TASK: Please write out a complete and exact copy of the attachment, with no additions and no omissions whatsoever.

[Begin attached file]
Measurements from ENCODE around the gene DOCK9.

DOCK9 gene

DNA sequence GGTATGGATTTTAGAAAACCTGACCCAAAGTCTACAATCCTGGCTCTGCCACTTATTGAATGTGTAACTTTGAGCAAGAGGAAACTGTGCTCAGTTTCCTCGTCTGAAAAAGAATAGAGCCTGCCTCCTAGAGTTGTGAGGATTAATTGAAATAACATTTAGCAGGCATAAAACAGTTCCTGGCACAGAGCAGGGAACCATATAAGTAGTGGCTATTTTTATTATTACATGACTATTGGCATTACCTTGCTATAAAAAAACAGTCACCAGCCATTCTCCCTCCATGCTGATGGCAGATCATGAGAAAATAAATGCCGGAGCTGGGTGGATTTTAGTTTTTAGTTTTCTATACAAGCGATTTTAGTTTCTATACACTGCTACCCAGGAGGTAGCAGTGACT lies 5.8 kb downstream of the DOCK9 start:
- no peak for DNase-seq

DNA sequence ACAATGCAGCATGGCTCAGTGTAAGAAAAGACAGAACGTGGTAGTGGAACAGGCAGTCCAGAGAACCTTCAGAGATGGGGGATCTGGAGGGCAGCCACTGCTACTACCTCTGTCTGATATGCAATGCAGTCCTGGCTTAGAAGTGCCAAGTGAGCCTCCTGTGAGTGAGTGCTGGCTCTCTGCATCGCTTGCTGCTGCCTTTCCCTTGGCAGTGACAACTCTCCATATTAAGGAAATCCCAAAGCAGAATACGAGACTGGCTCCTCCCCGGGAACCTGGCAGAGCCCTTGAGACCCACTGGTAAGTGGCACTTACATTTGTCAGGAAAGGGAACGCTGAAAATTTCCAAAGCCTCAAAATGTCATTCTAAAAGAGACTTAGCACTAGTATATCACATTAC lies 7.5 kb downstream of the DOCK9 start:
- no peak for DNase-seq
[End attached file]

Measurements from ENCODE around the gene DOCK9.

DOCK9 gene

DNA sequence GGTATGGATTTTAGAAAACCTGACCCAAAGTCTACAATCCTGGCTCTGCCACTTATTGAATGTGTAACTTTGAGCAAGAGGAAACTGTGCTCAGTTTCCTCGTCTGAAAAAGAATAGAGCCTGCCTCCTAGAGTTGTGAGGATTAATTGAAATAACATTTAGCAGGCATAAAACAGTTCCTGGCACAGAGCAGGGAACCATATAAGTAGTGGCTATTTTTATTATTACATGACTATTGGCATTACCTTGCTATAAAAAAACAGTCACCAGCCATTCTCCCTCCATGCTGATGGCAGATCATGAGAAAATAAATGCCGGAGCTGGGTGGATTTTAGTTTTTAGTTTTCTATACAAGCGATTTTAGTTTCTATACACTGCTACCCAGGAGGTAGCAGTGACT lies 5.8 kb downstream of the DOCK9 start:
- no peak for DNase-seq

DNA sequence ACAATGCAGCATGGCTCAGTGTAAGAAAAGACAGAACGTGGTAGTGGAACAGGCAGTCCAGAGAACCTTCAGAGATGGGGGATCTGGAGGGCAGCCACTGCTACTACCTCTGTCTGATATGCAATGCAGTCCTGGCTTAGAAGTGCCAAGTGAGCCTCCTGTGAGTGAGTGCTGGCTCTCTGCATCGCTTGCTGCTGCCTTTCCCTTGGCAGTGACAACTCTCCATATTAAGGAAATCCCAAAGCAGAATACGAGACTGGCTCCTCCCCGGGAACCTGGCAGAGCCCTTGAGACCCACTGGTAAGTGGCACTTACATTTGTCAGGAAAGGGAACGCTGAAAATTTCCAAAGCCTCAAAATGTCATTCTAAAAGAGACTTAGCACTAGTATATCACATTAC lies 7.5 kb downstream of the DOCK9 start:
- no peak for DNase-seq